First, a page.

After reports of an El Paso hospital closing its emergency room over a possible Ebola case burned like wildfire through social media Friday, Bob Moore, editor of the El Paso Times, posted the following cautionary note on his Facebook account:
“Something important to remember about reports of the closure of the Del Sol ER and any possible connection with Ebola:
Hospitals across the country have been dealing with concerns about possible Ebola cases. They react with an abundance of caution, as is appropriate. But in every case except those tied to the case in Dallas, tests have all turned up negative.
We in the media should be informative but not alarmist.”
On Saturday the hospital released a statement saying its emergency room did not close. It explained that a patient’s symptoms and answers during a screening process triggered infectious disease protocols. The patient was isolated and the Texas Department of State Health Services and City of El Paso Department of Public Health determined the patient didn’t meet the criteria for Ebola testing.
Moore followed up with another Facebook post to prompt a discussion of guidelines traditional media, and now anyone on social media, can follow to strive for responsible reporting in times of quickly unfolding, high anxiety events.
Here is Moore’s post (reprinted with his permission):
Here are some additional thoughts on last night’s events at Del Sol Medical Center. This is not meant as criticism of any individuals or media outlet. It’s meant to start conversation about how we can best do our job at a very stressful time. I’ve shared these thoughts with my colleagues at the Times and our New Mexico papers to help guide our coverage in this incredibly nervous time.
When reporting on a supposed Ebola case, three C’s should guide journalists: caution, context and confirmation.
The public is very much on edge, for understandable reasons. That unease is fanned by certain actors who want to frighten people for political or ratings reasons (not talking local folks here). So a lot of bad or questionable information is making it out there, particularly in social media. So it is the media’s first job – more than ever – to make sure we don’t wrongly fan those flames of anxiety. That’s where caution comes in.
Our first instinct must NOT be to post or go on the air with possibly incomplete or questionable information. Take a deep breath. Talk about the decision in our newsrooms. Ask what we’re missing, what more information can be gathered.
I believe the decision to go with a story about a possible local Ebola case must be made by the top news executive at a media outlet.
Ebola is a story with a lot of complicated science. Experts don’t agree on everything about the disease. But there are some readily known facts that should guide our coverage of reports of a possible local Ebola case, and that should be shared with readers and viewers if we go with such stories.
The most important is that as of now, there have been two confirmed cases of Ebola transmission in the United States, both nurses who treated the Liberian man in Dallas.
There’s a lot of monitoring going on for people who had contact with any of those three people, called contact tracing. Unfortunately, mistakes made in late September and in subsequent days have widened the pool of people being monitored. But so far, we have the two nurse cases.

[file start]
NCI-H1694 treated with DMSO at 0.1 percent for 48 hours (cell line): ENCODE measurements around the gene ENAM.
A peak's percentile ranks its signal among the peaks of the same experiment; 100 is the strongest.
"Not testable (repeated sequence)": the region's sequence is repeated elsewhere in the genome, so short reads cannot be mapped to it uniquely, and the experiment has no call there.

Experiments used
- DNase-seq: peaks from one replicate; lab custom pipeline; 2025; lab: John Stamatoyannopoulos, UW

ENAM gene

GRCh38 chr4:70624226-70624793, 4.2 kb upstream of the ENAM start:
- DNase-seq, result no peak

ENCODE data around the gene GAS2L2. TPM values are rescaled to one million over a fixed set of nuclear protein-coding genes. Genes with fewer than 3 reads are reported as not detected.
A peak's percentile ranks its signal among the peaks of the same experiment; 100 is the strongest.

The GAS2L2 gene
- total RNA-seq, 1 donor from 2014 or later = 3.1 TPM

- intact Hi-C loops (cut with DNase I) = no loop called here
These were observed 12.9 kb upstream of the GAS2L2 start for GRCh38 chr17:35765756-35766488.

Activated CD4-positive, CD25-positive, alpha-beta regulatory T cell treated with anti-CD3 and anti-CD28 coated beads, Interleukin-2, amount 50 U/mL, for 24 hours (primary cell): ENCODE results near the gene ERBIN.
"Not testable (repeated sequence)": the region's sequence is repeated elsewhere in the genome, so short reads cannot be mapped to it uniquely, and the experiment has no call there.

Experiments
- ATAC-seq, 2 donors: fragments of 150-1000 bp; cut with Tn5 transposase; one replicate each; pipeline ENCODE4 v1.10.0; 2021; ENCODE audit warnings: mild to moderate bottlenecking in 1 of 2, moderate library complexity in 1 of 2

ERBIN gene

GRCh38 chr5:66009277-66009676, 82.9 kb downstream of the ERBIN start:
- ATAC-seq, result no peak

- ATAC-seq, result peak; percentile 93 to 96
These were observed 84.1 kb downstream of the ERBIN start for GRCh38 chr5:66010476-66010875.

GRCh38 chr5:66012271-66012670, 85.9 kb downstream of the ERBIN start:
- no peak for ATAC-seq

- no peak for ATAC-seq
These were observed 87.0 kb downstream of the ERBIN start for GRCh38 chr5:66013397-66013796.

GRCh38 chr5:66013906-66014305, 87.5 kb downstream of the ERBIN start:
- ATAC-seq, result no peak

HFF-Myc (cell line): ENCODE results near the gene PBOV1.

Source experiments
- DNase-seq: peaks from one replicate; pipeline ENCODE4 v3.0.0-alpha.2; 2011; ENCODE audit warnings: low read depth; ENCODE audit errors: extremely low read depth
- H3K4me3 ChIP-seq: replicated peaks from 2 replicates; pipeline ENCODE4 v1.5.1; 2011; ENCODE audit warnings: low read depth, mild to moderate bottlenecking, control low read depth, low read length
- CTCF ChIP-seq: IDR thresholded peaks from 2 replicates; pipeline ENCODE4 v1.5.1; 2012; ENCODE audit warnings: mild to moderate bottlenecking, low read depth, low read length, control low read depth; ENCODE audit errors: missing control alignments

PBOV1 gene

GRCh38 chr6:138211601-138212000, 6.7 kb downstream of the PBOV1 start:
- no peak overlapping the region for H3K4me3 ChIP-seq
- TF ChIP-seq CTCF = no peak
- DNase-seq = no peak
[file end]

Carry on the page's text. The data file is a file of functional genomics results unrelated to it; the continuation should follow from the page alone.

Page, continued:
In the meantime, people with fevers and vomiting are showing up at hospitals every day, just like they always do. Many of them will doubtless have worries about Ebola, and some may legitimately fear they have some risk of exposure, like being at the Dallas airport at the same time as the nurse who was allowed to fly to Cleveland. But in a multitude of such cases across the country, including in El Paso last night, it’s not Ebola.
Given this context, we can deduce not only that people presenting with symptoms in El Paso aren’t likely to have Ebola, but it’s almost certain at this point that they don’t. That may change in the future, but that’s an accurate description right now.
The AP has stopped reporting on such cases because they’re so plentiful, and risk raising needless alarm. I’m not saying local media covering stories on local people shouldn’t report such cases, but we should do so only after applying an abundance of caution and providing our audiences with as much context as we can. And that leads me to my third C.
Journalists have long been told to report something only after confirmation from multiple sources.
Too often, we fall short of that common-sense guidance. We cannot make that mistake on a story like this. The stakes are too high.
I’m told the basic thrust of last night’s story – that the Del Sol ER was closed because of a possible Ebola case – was provided by the Fire Department, but I haven’t heard a name attached to that.
Del Sol officials say the ER was never closed. A Times reporter spent some time in the ER last night (before being asked to leave) and was told by several people that they had been there throughout the night.
It’s possible some semantics are at play here. Conflicting information like this is not unusual in breaking news stories. But that’s why confirmation is even more important.
There’s a competitive rush to be first. That’s how bad information gets out. Let’s suspend the competitive instincts on these stories. This is a classic case where being right matters a lot more than being first.
Of course, public affairs officials at hospitals and key government agencies play a very important role. They must be prepared to provide accurate information quickly, even at odd hours.
I hope others will add thoughts on how the media can be of most use at this time. This is not a complete list by any means. I look forward to feedback.
Bob Moore is editor of the El Paso Times and vice president of news for the Texas-New Mexico Newspapers Partnership for Digital First Media. His wife, Kate Gannon, is digital content manager for Borderzine.